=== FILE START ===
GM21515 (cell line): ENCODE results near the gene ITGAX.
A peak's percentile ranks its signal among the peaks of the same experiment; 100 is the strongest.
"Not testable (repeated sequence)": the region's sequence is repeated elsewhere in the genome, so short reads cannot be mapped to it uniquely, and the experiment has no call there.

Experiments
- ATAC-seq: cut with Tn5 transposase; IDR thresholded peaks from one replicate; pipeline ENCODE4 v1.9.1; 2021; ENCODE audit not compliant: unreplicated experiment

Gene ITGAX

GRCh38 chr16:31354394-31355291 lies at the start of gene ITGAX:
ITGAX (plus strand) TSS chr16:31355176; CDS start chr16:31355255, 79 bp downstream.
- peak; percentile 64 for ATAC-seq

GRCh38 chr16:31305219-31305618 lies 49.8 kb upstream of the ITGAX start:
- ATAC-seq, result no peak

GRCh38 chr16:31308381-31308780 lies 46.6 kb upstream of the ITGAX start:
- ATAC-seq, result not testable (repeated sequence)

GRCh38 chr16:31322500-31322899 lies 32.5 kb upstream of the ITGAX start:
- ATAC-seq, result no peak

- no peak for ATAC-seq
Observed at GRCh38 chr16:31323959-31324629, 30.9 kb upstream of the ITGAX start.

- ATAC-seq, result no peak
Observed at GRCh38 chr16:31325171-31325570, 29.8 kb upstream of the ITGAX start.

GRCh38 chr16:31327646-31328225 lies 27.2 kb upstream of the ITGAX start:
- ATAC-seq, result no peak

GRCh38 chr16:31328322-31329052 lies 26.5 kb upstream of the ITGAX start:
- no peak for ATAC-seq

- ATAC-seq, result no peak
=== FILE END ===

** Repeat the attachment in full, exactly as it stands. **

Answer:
GM21515 (cell line): ENCODE results near the gene ITGAX.
A peak's percentile ranks its signal among the peaks of the same experiment; 100 is the strongest.
"Not testable (repeated sequence)": the region's sequence is repeated elsewhere in the genome, so short reads cannot be mapped to it uniquely, and the experiment has no call there.

Experiments
- ATAC-seq: cut with Tn5 transposase; IDR thresholded peaks from one replicate; pipeline ENCODE4 v1.9.1; 2021; ENCODE audit not compliant: unreplicated experiment

Gene ITGAX

GRCh38 chr16:31354394-31355291 lies at the start of gene ITGAX:
ITGAX (plus strand) TSS chr16:31355176; CDS start chr16:31355255, 79 bp downstream.
- peak; percentile 64 for ATAC-seq

GRCh38 chr16:31305219-31305618 lies 49.8 kb upstream of the ITGAX start:
- ATAC-seq, result no peak

GRCh38 chr16:31308381-31308780 lies 46.6 kb upstream of the ITGAX start:
- ATAC-seq, result not testable (repeated sequence)

GRCh38 chr16:31322500-31322899 lies 32.5 kb upstream of the ITGAX start:
- ATAC-seq, result no peak

- no peak for ATAC-seq
Observed at GRCh38 chr16:31323959-31324629, 30.9 kb upstream of the ITGAX start.

- ATAC-seq, result no peak
Observed at GRCh38 chr16:31325171-31325570, 29.8 kb upstream of the ITGAX start.

GRCh38 chr16:31327646-31328225 lies 27.2 kb upstream of the ITGAX start:
- ATAC-seq, result no peak

GRCh38 chr16:31328322-31329052 lies 26.5 kb upstream of the ITGAX start:
- no peak for ATAC-seq

- ATAC-seq, result no peak